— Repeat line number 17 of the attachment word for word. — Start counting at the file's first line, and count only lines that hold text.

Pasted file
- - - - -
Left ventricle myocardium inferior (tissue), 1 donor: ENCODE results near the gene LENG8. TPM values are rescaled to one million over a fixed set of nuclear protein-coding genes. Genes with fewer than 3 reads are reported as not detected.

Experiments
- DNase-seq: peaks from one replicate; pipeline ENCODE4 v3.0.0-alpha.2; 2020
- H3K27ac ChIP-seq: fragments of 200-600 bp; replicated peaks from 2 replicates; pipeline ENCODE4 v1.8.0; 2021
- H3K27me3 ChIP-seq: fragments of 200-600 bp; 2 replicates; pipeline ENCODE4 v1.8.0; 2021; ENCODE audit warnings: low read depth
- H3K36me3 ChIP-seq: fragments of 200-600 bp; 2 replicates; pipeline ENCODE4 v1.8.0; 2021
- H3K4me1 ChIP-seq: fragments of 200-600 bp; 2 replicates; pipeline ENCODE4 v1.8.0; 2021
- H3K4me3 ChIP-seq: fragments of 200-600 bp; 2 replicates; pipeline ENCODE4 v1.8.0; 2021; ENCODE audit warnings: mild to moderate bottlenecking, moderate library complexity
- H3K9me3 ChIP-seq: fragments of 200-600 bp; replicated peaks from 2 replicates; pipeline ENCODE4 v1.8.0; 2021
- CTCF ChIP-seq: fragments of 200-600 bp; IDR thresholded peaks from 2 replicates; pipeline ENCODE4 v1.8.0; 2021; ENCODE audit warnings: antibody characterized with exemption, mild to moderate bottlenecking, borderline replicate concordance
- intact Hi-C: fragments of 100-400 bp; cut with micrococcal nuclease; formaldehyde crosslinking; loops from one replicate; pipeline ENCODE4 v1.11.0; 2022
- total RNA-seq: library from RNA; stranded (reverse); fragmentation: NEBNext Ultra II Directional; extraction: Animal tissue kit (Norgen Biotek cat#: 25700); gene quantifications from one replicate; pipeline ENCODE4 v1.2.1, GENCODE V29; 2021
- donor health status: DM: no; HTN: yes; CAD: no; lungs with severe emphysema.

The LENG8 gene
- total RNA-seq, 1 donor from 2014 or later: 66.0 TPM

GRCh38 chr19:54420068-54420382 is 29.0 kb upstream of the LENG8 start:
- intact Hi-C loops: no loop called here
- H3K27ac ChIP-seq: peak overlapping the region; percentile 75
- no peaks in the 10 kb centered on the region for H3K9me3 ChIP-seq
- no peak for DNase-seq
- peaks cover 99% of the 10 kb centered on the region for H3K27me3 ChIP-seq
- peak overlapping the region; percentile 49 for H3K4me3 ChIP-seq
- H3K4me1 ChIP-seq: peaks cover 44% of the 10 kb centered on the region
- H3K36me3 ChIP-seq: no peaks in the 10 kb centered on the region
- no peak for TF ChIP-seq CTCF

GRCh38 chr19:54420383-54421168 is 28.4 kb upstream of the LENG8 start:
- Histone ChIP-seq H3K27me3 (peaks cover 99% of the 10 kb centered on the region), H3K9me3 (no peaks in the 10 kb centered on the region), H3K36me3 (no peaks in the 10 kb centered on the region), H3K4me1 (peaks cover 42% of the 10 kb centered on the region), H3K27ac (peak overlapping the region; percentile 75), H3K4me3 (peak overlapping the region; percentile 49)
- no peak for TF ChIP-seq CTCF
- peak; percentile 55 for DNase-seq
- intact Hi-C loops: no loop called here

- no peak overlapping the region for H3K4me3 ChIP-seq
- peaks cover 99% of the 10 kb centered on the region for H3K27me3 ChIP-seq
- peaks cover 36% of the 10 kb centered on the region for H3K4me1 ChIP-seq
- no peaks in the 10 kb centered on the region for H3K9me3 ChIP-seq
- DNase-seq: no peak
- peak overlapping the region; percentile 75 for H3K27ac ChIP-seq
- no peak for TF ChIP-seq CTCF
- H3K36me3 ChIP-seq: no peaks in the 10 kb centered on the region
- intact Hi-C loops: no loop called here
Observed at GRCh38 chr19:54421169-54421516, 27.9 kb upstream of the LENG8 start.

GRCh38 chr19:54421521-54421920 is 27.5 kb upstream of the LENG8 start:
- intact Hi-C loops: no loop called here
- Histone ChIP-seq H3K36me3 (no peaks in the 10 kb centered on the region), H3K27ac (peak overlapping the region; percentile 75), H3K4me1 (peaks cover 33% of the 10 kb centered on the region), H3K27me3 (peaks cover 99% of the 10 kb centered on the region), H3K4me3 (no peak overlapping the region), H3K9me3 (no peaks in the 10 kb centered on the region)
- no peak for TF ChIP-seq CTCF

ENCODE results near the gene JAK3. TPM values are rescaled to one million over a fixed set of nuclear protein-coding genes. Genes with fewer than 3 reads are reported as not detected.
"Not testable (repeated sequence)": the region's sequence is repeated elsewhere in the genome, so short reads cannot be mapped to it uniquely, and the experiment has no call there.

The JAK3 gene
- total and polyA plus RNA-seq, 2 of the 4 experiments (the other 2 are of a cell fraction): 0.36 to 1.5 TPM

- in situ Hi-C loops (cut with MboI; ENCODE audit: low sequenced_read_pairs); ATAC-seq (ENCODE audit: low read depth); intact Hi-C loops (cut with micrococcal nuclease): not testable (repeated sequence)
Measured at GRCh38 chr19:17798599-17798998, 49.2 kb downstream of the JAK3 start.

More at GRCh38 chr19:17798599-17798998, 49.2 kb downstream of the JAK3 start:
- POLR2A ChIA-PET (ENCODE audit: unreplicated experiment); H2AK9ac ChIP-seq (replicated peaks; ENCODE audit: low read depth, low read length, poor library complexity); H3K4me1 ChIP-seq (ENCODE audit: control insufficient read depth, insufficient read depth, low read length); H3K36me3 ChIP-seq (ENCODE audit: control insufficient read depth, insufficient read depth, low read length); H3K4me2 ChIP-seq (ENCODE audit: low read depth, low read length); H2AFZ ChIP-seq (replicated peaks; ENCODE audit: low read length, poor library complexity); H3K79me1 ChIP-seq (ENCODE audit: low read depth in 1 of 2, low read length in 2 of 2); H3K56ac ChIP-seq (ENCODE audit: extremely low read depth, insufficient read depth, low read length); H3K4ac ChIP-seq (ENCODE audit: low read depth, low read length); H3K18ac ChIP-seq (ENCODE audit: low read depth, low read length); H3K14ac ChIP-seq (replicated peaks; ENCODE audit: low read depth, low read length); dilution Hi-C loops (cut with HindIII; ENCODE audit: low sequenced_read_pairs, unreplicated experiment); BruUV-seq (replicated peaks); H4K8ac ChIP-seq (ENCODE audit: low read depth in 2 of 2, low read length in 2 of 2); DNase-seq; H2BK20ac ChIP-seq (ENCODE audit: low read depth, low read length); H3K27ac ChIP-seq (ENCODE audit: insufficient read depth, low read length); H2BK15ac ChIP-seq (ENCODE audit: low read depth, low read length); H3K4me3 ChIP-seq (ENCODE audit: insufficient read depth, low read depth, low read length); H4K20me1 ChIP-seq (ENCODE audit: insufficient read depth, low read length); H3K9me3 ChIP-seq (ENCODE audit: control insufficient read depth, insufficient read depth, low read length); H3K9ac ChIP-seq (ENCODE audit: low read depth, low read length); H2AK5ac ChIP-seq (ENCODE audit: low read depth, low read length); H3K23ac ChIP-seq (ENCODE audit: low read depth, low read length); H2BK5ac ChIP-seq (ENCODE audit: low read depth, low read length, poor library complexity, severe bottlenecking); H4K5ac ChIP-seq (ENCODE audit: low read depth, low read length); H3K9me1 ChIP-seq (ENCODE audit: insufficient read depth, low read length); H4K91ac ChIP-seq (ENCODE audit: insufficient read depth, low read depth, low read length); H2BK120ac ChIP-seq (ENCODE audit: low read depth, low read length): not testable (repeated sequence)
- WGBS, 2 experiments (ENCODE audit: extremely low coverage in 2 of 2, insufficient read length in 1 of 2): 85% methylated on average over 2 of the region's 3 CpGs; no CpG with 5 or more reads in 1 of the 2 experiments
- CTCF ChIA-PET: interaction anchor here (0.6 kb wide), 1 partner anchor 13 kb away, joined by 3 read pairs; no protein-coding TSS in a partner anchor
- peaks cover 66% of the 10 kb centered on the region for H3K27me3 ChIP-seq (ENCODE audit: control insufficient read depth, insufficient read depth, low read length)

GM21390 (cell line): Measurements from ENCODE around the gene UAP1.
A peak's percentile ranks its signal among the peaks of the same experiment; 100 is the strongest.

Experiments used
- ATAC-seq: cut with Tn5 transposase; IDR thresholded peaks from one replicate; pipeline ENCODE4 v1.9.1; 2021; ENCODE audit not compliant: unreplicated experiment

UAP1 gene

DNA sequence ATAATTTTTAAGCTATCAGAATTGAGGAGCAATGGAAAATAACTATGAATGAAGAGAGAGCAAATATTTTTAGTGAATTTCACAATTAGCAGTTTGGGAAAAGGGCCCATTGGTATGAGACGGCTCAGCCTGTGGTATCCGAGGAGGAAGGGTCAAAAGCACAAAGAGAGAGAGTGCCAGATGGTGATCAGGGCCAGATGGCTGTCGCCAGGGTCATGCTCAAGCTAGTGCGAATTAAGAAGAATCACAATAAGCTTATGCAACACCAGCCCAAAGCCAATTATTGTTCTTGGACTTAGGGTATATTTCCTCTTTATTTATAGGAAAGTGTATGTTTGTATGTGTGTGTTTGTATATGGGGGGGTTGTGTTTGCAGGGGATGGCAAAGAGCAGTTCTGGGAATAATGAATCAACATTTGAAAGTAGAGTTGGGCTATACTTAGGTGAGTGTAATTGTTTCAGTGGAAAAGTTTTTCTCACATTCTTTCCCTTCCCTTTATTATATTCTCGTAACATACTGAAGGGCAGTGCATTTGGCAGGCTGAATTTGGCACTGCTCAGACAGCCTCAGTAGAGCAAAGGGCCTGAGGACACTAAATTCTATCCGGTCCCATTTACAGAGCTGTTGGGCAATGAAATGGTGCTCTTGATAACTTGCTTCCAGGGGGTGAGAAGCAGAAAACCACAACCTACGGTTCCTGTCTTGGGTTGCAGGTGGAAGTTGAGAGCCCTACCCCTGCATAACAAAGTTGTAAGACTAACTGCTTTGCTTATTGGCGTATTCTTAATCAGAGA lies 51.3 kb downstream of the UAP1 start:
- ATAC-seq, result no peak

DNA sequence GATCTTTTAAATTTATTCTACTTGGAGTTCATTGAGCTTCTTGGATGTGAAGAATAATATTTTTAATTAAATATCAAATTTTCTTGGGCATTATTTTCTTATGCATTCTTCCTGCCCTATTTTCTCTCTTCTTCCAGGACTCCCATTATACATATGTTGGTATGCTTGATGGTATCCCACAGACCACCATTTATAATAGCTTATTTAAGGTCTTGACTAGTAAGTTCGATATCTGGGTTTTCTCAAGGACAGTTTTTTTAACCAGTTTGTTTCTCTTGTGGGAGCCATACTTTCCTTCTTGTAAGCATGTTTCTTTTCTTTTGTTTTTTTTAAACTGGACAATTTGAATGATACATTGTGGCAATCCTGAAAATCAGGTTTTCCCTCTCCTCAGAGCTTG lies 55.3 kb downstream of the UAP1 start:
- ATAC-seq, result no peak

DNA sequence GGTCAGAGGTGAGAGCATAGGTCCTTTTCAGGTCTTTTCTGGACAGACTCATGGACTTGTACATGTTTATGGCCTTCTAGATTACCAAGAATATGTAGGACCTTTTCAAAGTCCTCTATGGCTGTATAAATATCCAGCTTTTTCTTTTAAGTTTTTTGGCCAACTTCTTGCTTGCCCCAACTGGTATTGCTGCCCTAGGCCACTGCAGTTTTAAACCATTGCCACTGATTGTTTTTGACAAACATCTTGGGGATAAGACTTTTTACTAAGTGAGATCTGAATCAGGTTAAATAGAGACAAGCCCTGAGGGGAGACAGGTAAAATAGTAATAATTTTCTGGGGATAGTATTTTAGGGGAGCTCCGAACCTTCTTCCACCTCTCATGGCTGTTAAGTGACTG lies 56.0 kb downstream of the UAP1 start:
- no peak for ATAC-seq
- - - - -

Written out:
- intact Hi-C loops: no loop called here